Committed Family Law Representation

Your BAC was below the legal limit, so why did you get a DUI?

On Behalf of | Nov 23, 2022 | DUI Charges

You have always enjoyed your time with friends and family, and it isn’t unusual for you to have a couple of beers while you’re out – but you’ve always been careful to keep to your limits and you quit drinking well before you have to get back on the road.

That’s why you weren’t particularly concerned when you were pulled over for a traffic stop and the officer started asking you questions that clearly indicated they felt you might be intoxicated. You knew you probably said more than you should have about where you’d been and what you’d been doing, but you were confident that your blood alcohol content (BAC) was below the legal limit of 0.08% – and it was.

So, why did you end up in handcuffs, charged with driving under the influence (DUI)?

“Too drunk to drive” is a nebulous standard

A lot of people incorrectly believe that they can only be charged with drunk driving if their BAC exceeds that 0.08% marker – but that’s merely the “per se” limit that automatically equates to drunk driving. An officer needs no other evidence than a reading that high or higher on a Breathalyzer device or other chemical testing to make an arrest.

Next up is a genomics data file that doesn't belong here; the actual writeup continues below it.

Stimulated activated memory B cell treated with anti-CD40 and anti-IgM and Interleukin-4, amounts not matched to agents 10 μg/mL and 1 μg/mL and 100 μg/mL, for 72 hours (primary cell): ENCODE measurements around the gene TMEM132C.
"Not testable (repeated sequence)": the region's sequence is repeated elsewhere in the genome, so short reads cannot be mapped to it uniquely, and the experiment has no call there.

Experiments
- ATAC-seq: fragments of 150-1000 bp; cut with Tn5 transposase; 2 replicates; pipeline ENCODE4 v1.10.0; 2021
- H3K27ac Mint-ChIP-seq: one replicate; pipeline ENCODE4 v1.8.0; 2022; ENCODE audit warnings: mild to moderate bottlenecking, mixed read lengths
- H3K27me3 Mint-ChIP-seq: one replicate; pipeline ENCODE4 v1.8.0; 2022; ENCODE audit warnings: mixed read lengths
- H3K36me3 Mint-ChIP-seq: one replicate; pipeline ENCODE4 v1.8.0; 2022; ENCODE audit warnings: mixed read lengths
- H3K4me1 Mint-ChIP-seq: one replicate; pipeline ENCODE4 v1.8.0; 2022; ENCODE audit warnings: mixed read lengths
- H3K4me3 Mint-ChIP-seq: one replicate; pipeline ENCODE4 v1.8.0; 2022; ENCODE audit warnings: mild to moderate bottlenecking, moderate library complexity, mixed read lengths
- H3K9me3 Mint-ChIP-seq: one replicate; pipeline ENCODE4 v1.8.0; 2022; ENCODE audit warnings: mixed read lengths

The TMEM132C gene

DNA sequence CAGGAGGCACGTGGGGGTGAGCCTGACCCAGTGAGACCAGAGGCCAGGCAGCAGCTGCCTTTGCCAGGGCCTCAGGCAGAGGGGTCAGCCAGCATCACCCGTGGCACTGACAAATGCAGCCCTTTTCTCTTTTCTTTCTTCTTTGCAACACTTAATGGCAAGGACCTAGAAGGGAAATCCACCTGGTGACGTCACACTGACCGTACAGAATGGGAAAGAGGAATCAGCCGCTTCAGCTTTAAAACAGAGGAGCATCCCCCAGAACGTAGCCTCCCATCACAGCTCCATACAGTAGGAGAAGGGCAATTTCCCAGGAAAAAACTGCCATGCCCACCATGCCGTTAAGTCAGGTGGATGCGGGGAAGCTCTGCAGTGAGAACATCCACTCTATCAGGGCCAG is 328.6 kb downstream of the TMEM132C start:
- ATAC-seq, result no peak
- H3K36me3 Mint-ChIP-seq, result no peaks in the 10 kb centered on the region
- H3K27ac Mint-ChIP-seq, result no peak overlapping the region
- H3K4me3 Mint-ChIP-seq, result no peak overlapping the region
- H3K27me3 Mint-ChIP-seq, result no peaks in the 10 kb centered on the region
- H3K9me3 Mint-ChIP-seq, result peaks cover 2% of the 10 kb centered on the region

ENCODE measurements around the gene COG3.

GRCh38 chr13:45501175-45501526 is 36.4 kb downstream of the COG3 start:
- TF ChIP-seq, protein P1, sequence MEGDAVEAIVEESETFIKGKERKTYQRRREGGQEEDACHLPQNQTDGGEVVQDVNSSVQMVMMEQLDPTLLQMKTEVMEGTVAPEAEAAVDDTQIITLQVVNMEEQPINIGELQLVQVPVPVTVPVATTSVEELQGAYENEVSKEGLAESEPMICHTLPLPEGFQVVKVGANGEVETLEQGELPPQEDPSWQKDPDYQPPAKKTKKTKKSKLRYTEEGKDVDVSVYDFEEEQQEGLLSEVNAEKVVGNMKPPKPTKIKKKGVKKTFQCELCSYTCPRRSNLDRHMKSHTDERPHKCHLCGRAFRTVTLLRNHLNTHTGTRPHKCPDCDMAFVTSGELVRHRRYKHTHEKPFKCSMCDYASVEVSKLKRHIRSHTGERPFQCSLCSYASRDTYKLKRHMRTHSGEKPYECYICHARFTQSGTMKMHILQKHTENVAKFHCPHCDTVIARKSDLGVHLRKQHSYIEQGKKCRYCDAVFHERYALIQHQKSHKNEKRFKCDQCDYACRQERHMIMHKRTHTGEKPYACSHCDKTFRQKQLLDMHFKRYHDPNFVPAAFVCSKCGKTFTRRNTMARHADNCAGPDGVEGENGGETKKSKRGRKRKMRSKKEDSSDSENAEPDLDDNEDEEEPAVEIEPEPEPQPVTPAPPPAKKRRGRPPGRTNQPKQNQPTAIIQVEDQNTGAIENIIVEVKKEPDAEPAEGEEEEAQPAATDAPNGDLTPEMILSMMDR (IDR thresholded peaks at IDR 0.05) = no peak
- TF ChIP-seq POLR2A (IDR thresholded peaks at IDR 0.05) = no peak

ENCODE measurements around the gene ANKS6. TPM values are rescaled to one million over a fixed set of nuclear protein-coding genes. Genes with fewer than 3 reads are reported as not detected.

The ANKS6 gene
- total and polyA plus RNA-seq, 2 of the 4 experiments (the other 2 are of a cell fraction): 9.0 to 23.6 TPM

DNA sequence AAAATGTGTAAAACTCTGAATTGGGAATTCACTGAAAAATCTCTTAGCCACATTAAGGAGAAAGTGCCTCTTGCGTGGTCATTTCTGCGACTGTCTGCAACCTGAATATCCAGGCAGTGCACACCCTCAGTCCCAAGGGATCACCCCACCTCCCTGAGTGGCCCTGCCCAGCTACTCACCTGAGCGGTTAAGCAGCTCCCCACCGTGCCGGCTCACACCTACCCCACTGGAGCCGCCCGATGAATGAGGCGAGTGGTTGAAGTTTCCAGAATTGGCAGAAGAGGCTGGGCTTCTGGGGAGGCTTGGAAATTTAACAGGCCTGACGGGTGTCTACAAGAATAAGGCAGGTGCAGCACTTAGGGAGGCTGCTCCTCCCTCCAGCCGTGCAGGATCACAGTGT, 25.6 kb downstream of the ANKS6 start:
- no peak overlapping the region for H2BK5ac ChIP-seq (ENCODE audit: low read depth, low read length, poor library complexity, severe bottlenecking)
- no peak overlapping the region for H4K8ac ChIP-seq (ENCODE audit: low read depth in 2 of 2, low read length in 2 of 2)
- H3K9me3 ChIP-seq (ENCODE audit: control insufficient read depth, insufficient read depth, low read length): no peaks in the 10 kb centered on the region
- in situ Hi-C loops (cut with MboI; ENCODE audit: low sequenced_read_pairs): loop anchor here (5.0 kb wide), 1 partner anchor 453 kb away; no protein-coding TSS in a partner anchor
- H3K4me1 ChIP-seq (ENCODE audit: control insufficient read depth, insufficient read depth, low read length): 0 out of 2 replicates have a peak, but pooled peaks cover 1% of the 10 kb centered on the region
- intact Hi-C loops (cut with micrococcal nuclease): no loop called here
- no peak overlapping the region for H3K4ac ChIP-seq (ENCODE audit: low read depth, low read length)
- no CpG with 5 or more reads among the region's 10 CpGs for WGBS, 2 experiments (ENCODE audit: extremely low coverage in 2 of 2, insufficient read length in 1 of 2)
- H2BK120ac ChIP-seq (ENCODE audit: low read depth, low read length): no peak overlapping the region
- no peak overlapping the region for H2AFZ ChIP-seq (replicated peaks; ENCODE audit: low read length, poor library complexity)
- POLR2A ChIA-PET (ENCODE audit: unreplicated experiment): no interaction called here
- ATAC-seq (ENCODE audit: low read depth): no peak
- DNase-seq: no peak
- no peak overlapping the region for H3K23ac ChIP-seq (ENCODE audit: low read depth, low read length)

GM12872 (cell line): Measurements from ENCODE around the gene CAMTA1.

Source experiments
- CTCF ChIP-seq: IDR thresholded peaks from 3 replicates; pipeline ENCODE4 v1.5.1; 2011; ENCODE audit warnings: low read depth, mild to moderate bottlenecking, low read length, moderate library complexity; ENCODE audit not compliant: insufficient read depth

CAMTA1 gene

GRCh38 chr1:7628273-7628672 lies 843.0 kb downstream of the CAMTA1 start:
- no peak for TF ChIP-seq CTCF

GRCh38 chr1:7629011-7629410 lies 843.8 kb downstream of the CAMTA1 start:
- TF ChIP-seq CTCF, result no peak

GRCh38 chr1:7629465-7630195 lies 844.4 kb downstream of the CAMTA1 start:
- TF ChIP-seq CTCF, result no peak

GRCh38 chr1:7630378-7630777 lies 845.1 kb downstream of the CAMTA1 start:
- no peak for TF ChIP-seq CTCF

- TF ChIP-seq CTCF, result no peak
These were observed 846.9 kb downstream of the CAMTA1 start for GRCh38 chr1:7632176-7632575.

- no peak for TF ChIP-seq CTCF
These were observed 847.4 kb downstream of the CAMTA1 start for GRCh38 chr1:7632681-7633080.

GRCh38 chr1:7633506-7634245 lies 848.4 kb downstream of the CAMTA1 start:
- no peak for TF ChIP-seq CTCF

However, state law says that you cannot be in control of a vehicle if you’ve had enough alcohol that you are “rendered incapable of safely driving, operating or being in actual physical control of the movement of the vehicle.”

That means an officer can base their arrest on things like:

  • The driving behavior that initially attracted their attention and prompted the traffic stop, whether that was an obvious violation (like running a red light) or something that was merely suspicious (like driving too slowly or pausing far too long at a stop sign)
  • Your conduct during the traffic stop, which could include anything from inappropriate or belligerent behavior to slurred speech, bloodshot eyes and fumbling for your license and registration too long. If you agreed to roadside sobriety testing, like the one-legged stand test, and failed, that could also be used against you.

Whatever the specifics of your situation, don’t let an arrest turn into a conviction without a fight. There are defenses available.